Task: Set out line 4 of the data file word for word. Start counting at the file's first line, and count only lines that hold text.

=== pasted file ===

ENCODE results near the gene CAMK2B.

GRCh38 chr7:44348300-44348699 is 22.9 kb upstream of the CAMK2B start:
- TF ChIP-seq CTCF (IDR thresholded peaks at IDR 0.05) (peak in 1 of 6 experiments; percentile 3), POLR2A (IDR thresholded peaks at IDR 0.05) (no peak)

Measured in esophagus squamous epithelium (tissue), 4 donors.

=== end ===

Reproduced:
Measured in esophagus squamous epithelium (tissue), 4 donors.